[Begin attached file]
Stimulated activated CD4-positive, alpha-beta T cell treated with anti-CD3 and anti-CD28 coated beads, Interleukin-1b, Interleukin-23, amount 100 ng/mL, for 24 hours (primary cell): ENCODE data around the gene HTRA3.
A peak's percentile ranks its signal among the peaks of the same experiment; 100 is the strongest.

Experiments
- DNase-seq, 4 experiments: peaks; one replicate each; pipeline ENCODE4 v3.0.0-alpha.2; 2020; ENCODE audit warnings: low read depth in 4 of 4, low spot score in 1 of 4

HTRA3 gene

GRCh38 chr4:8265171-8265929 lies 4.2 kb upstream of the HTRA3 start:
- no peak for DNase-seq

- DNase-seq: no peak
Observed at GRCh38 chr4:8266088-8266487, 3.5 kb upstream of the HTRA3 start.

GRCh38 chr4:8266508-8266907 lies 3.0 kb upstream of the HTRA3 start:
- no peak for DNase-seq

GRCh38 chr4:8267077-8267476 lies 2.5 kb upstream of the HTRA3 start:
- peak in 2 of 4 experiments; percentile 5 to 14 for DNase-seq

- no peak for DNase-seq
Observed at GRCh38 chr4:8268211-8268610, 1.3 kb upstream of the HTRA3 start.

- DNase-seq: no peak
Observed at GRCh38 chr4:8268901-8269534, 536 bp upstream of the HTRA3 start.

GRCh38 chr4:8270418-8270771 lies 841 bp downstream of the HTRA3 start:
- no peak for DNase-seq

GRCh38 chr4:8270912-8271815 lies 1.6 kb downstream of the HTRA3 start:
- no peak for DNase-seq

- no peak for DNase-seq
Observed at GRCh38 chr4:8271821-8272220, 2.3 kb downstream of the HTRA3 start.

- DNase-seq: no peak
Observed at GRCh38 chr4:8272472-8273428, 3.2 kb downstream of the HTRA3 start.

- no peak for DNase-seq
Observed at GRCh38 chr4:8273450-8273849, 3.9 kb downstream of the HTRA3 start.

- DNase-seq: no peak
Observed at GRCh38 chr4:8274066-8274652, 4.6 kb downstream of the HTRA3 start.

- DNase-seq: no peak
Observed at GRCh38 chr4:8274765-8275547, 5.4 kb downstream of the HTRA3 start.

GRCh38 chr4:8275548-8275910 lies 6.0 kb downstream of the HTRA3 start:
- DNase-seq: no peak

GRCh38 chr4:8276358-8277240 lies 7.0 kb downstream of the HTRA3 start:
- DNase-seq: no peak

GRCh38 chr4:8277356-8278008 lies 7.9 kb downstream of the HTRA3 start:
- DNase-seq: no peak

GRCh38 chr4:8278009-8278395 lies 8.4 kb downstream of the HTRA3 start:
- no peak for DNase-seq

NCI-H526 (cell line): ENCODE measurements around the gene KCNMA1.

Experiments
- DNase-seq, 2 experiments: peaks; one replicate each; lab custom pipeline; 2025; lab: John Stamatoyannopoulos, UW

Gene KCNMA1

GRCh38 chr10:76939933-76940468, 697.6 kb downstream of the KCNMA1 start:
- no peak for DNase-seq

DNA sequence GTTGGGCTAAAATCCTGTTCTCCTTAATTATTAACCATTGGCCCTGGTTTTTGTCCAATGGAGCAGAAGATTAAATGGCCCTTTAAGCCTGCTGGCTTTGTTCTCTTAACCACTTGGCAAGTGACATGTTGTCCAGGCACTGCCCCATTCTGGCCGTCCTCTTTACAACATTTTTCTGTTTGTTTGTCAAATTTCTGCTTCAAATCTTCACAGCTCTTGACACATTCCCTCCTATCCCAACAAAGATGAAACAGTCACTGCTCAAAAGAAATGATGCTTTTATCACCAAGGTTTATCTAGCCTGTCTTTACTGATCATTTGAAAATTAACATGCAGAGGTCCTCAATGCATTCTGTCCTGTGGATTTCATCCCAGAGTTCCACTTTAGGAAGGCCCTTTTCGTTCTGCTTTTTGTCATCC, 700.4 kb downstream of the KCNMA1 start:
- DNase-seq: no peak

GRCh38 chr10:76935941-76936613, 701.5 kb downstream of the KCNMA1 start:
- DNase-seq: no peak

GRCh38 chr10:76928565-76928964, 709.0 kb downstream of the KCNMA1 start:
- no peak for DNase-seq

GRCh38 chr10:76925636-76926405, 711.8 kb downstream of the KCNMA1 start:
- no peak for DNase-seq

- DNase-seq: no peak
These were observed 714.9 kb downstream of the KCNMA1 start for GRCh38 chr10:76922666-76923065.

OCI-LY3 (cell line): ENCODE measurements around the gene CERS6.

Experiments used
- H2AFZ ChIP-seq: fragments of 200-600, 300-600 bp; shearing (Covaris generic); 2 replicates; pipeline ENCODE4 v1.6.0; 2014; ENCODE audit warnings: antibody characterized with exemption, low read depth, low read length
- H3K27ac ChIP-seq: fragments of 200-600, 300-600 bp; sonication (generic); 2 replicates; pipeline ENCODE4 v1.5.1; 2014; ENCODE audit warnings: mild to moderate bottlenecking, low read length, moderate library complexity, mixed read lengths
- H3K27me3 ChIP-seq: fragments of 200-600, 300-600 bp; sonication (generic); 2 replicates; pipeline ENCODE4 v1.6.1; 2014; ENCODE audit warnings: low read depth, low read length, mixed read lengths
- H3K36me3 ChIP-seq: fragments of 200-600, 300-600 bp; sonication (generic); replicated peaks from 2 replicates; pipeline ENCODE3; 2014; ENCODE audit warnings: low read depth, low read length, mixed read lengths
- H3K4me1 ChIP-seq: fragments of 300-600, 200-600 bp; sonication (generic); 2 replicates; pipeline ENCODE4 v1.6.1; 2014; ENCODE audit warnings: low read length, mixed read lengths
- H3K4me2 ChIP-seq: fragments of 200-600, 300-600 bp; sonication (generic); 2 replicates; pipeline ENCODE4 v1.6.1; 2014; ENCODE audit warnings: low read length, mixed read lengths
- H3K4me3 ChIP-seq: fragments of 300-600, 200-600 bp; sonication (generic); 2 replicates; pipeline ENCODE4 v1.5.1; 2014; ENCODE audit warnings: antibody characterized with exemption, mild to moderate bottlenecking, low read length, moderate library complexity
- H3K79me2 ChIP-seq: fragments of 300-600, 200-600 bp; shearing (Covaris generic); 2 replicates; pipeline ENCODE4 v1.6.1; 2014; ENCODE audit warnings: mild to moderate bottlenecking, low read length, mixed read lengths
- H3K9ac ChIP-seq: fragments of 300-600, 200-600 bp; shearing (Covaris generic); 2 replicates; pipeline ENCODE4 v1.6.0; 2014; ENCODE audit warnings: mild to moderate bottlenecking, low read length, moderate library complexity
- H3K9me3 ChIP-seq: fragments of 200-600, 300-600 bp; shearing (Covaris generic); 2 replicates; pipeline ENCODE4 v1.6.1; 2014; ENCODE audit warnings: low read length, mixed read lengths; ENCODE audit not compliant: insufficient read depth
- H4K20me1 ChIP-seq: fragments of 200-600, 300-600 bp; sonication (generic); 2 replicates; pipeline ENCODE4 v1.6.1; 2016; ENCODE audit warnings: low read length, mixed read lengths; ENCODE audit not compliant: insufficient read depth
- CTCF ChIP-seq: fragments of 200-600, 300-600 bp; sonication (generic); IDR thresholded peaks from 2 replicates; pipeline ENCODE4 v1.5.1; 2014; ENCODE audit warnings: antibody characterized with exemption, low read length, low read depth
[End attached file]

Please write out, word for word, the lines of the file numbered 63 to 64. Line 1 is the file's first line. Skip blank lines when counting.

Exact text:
- H3K4me2 ChIP-seq: fragments of 200-600, 300-600 bp; sonication (generic); 2 replicates; pipeline ENCODE4 v1.6.1; 2014; ENCODE audit warnings: low read length, mixed read lengths
- H3K4me3 ChIP-seq: fragments of 300-600, 200-600 bp; sonication (generic); 2 replicates; pipeline ENCODE4 v1.5.1; 2014; ENCODE audit warnings: antibody characterized with exemption, mild to moderate bottlenecking, low read length, moderate library complexity